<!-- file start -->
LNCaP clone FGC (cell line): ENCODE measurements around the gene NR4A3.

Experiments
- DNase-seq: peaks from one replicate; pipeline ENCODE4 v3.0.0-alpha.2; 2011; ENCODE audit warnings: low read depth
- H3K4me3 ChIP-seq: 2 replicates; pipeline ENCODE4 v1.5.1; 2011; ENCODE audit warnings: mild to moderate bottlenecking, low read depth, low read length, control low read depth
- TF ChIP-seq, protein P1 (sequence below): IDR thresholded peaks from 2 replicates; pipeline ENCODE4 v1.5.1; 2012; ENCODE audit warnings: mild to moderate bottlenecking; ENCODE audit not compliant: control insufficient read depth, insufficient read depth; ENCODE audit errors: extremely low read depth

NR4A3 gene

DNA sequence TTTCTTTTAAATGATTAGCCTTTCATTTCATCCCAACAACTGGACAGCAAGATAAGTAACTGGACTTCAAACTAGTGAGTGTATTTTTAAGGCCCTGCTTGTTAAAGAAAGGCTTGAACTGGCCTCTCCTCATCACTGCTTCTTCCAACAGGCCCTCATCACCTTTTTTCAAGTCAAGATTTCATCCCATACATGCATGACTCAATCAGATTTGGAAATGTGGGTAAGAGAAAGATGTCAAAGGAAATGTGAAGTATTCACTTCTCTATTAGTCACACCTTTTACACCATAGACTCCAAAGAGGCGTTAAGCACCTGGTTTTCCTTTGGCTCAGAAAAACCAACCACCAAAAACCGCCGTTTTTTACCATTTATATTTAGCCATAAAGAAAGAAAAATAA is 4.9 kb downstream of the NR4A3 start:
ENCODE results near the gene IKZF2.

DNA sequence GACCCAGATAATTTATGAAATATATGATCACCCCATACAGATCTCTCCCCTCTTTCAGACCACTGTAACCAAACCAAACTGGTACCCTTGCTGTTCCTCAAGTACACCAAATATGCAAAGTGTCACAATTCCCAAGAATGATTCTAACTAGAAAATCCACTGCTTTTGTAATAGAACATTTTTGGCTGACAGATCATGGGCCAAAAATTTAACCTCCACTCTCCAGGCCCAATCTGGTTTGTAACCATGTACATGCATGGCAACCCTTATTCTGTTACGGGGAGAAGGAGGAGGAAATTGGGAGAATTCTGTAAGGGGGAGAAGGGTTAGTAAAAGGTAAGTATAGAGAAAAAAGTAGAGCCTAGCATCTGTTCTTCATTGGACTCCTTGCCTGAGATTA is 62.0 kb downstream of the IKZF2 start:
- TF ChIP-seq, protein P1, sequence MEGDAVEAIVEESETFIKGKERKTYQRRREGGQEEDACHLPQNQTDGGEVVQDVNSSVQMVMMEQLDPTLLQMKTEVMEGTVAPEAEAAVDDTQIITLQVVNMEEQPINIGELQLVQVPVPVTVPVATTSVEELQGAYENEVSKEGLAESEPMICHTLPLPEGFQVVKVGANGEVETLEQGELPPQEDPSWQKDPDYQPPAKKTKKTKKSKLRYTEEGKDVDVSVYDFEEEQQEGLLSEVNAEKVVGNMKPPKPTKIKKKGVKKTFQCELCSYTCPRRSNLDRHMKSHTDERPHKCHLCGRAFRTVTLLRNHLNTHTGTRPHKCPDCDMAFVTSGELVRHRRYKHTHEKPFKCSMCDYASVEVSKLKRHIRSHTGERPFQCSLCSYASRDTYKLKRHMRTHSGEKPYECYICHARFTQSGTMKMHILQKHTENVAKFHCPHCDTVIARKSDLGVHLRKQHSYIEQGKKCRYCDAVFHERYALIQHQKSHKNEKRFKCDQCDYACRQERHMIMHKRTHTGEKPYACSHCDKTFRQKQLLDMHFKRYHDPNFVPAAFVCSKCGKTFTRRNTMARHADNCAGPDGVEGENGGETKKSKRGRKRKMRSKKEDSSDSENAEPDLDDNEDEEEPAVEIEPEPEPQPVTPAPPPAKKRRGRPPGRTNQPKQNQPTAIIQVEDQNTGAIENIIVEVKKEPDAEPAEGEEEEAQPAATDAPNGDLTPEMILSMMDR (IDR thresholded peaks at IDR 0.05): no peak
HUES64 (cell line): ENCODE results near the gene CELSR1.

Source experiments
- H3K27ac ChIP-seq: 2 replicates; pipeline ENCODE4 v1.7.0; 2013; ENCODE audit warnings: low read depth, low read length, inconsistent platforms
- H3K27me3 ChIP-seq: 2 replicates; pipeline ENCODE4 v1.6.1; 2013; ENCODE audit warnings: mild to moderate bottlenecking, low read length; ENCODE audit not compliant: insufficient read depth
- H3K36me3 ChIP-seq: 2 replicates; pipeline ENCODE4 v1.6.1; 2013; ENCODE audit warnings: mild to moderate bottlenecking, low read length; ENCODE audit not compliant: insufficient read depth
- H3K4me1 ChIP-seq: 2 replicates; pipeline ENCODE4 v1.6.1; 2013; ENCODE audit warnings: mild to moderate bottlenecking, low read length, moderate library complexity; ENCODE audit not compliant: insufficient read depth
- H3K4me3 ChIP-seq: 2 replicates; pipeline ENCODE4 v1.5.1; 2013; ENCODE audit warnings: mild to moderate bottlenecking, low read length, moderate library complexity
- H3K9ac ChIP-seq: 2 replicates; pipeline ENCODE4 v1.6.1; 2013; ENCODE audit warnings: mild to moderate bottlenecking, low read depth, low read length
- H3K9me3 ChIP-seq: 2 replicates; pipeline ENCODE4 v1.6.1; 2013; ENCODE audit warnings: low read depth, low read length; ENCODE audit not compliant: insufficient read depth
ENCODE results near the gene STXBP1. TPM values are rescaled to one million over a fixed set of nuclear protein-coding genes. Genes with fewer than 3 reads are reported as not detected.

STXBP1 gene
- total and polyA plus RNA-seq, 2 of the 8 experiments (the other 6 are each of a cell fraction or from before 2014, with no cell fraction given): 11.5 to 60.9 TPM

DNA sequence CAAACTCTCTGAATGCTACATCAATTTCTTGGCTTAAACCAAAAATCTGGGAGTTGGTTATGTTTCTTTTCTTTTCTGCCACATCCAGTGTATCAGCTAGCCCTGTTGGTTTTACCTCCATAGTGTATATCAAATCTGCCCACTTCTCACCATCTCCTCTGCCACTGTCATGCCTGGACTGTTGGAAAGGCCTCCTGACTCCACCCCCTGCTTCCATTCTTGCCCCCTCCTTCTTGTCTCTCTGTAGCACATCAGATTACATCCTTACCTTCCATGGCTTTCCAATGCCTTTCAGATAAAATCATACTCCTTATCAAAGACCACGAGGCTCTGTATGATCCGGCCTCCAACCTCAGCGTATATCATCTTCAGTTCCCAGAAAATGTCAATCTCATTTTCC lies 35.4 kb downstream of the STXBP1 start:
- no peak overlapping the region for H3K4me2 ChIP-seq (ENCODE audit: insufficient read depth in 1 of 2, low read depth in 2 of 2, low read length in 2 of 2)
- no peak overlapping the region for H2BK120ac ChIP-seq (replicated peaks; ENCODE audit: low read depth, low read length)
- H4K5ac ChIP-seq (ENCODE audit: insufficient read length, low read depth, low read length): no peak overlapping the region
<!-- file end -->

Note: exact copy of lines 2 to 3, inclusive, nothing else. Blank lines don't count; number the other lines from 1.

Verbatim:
Experiments
- DNase-seq: peaks from one replicate; pipeline ENCODE4 v3.0.0-alpha.2; 2011; ENCODE audit warnings: low read depth